Professor Frederick Buell
26 September 2010
A Dangerous Strength
One definition of technology is any object, or method involving objects, that serves as a catalyst for the assertion of power. The Internet, to use the most modern example, has claimed control of the realm of information, what with its immense abundance of websites and search engines that allow one to navigate the sea of facts and opinions; but there are also certain figures who are dominant within the world of the Internet, such as government censors (operating on a large scale) or Wikipedia monitors (on one much smaller). The telephone, railway, and even paved road all contributed to the conquering of distance. Video cameras and photographs replaced memory. The most potent kind of technology by this definition, however, and that which may be manifest in all of the examples I mentioned above as well as countless others, is the kind that exerts control directly over living beings. A literary example of such a technology and the wide-ranging effects it may have is the magic that the former duke Prospero of Shakespeare’s Tempest has learned from his books. The plot of the play centers on Prospero’s ability to conjure a storm: “I have bedimmed / The noontide sun,” a late litany begins, “called forth the mutinous winds” (5.1.41-42). This essay will examine the dangerous aspects of possessing such a power, as already glimpsed by one writing at the beginning of the 17th century, long before the mechanical as opposed to magical technologies that bestowed powers like Prospero’s came into being.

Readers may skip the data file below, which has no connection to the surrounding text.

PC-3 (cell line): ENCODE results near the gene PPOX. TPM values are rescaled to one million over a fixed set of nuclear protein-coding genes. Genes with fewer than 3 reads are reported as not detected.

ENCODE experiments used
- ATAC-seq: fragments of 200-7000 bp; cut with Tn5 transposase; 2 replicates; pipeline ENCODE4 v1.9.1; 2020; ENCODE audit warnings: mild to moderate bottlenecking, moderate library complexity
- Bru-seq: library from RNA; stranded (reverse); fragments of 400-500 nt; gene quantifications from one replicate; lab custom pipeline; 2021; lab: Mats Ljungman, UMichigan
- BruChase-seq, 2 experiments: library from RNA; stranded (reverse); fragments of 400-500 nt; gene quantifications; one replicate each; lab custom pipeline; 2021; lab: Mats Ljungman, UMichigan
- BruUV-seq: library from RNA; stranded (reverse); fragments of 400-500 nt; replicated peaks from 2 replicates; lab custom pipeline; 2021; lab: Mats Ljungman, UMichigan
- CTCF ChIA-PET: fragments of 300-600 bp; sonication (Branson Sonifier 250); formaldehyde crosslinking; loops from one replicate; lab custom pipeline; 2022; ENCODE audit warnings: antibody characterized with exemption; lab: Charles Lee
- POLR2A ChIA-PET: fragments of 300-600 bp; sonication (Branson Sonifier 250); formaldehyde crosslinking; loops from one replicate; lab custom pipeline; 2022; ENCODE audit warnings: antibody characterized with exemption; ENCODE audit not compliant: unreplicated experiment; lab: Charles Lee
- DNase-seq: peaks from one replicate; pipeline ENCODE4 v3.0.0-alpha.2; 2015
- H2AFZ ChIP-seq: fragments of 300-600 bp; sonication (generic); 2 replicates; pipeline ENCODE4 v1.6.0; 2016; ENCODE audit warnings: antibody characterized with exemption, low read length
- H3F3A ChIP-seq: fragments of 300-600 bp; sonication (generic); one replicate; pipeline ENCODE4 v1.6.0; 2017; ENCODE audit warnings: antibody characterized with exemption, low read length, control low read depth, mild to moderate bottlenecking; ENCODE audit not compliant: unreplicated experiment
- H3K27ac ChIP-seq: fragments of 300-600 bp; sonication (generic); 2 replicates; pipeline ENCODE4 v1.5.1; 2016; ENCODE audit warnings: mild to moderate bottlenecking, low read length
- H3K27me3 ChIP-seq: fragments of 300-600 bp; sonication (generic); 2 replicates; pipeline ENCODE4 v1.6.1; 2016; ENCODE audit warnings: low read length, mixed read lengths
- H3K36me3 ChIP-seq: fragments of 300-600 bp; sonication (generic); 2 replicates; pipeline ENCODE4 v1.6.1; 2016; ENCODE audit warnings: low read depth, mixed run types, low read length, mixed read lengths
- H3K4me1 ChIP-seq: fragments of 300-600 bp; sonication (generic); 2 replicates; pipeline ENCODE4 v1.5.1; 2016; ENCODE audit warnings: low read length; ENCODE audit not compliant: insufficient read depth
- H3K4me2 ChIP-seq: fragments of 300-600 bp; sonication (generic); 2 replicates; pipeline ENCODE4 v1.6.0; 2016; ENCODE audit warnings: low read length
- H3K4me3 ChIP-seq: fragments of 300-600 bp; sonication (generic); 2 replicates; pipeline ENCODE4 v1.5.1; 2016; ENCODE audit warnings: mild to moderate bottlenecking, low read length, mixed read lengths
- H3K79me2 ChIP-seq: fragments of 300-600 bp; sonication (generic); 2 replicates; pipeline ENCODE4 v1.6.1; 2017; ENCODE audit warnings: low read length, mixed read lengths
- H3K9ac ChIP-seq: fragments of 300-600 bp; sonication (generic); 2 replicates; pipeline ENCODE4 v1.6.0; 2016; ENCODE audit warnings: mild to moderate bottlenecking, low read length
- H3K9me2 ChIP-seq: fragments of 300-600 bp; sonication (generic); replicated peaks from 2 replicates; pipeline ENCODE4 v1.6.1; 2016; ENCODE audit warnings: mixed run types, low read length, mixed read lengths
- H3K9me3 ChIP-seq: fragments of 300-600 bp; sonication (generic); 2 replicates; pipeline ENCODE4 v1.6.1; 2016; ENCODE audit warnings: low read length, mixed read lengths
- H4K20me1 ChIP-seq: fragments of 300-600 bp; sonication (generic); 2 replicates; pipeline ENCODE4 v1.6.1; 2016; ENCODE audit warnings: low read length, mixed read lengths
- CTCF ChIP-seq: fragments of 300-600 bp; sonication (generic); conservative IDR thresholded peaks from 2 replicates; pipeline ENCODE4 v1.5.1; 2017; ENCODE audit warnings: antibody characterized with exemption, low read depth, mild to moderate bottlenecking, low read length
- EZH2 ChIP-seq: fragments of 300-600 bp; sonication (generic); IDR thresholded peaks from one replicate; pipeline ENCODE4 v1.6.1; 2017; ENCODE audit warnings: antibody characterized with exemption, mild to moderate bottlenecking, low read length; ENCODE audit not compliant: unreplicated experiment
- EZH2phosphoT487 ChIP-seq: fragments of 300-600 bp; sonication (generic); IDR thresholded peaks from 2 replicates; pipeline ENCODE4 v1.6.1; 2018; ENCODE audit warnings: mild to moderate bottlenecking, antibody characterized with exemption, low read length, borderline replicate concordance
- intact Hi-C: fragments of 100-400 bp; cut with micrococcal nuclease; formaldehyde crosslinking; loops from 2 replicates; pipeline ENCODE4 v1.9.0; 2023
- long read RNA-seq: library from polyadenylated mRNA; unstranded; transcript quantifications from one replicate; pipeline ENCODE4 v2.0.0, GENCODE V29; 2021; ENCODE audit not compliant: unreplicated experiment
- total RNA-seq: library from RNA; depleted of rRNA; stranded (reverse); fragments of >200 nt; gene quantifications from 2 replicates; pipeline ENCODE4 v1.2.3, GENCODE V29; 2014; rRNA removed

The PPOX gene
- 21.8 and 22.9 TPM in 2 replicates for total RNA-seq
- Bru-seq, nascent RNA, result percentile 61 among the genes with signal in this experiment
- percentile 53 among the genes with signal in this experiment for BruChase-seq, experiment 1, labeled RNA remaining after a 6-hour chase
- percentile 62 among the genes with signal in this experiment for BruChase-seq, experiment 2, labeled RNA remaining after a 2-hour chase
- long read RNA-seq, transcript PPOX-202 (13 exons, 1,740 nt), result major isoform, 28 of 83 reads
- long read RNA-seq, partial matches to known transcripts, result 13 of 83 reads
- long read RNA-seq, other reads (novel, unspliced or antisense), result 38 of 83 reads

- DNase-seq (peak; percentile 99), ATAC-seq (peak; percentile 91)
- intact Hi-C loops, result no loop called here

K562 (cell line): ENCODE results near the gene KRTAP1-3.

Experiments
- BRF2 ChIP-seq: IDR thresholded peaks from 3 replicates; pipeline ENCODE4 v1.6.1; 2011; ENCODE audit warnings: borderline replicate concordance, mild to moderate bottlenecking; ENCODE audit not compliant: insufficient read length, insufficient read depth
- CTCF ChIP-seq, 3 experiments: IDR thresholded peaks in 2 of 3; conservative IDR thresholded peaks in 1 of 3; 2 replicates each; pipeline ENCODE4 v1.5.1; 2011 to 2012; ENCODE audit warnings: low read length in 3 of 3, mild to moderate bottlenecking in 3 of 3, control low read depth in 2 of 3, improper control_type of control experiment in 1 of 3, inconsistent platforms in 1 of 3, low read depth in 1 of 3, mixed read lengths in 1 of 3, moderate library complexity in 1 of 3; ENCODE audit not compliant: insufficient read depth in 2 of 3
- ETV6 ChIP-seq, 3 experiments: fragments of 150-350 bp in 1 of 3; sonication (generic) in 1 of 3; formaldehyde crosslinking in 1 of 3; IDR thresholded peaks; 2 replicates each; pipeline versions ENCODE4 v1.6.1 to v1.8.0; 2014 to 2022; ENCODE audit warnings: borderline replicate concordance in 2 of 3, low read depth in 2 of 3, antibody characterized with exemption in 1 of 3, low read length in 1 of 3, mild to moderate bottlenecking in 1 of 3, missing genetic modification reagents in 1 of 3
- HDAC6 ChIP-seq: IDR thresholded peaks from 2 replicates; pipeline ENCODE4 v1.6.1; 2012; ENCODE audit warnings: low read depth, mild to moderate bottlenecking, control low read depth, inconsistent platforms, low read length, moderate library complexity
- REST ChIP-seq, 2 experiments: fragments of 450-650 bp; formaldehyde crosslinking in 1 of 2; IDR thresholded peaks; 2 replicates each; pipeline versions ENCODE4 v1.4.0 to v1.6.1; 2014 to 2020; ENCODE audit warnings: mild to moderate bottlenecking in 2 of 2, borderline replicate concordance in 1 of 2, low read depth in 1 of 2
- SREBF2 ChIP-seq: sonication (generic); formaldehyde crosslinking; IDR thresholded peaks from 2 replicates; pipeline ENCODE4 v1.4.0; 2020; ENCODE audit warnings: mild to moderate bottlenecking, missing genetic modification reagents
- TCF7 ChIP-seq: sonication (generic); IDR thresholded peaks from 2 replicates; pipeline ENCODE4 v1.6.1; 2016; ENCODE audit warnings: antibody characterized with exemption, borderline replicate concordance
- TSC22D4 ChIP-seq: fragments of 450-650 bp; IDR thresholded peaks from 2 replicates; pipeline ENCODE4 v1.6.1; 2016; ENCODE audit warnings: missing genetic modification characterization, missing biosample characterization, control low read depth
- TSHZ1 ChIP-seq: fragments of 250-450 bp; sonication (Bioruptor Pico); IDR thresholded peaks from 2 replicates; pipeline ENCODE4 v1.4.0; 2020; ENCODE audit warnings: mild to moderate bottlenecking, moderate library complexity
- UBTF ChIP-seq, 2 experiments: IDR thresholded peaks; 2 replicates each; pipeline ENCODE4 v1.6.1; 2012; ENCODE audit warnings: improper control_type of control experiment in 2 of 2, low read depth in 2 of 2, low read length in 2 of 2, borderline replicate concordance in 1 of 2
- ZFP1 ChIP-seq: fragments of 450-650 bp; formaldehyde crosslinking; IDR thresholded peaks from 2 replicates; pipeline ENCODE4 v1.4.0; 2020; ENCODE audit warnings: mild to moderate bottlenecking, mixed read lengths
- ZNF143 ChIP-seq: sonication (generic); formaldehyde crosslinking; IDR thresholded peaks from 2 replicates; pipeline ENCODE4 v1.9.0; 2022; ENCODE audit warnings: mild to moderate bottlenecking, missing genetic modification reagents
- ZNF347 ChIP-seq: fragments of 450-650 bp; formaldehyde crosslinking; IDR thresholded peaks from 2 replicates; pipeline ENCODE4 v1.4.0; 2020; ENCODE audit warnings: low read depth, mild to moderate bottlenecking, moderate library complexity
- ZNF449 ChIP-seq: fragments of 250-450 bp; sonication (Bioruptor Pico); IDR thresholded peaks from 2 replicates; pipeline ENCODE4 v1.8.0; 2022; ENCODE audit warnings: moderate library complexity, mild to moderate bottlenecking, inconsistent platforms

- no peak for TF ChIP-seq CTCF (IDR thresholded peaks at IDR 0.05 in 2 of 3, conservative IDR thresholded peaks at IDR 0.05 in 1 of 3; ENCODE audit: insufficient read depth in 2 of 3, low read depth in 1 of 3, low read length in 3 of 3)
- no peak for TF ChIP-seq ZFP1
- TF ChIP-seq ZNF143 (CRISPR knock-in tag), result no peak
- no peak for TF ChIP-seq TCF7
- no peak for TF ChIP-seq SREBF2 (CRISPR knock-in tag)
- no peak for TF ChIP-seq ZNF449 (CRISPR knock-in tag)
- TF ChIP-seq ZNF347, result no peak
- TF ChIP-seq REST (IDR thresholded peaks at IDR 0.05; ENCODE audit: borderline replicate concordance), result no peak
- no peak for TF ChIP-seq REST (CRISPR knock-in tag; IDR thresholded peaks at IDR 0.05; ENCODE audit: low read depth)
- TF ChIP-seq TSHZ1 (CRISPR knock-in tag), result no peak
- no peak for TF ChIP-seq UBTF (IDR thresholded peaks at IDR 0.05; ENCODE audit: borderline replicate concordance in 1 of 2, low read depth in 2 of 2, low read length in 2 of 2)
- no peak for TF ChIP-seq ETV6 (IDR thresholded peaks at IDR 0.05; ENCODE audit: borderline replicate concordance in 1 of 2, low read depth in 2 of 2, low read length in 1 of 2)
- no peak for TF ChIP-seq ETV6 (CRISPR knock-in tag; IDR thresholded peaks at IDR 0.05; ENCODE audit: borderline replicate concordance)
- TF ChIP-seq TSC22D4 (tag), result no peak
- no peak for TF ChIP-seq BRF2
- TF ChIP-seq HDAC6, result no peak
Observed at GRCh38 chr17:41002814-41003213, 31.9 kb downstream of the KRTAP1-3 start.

The most controversial matter in the play is that of Caliban, the native “savage” of whom Prospero makes a “slave” (1.2.358, 1.2.316). The art with which Prospero exerts control over Caliban, however, is not limited to the magic he uses. “When thou cam’st first, / Thou … [taught] me how / To name the bigger light, and how the less, / That burn by day and night; and then I loved thee” (1.2.335-339), Caliban tells his master soon after arriving onstage. A couple of acts later, when Caliban is plotting to overthrow Prospero, he tells Stefano to “remember / first to possess his books, for without them / He’s but a sot as I am, nor hath not / One spirit to command—they all do hate him / As rootedly as I” (3.2.86-90). It is, on the most fundamental level, Prospero’s literacy and learning that give him power over Sycorax’s son. Like Bertilak’s courtiers in awe of Gawain, so Caliban to Prospero; but the consequences that follow the admirer’s willing subordination are much darker in this tale. Only when Caliban has lost his autonomy does he realize that the trade-off was not worthwhile: “this island’s mine, by Sycorax my mother,” he insists, “which thou take’st from me” (1.2.334-335). Even in his scheme to get revenge, he must subordinate himself to the most pathetic of the new arrivals to the island, the drunken butler Stefano and jester Trinculo. Lastly, at play’s end Caliban remains powerless, even after Prospero disposes of his books; “this thing of darkness I / acknowledge mine,” says Prospero (5.1.278-279), and that is essentially the last we hear of Caliban—how he is to fare in the play’s aftermath we do not learn.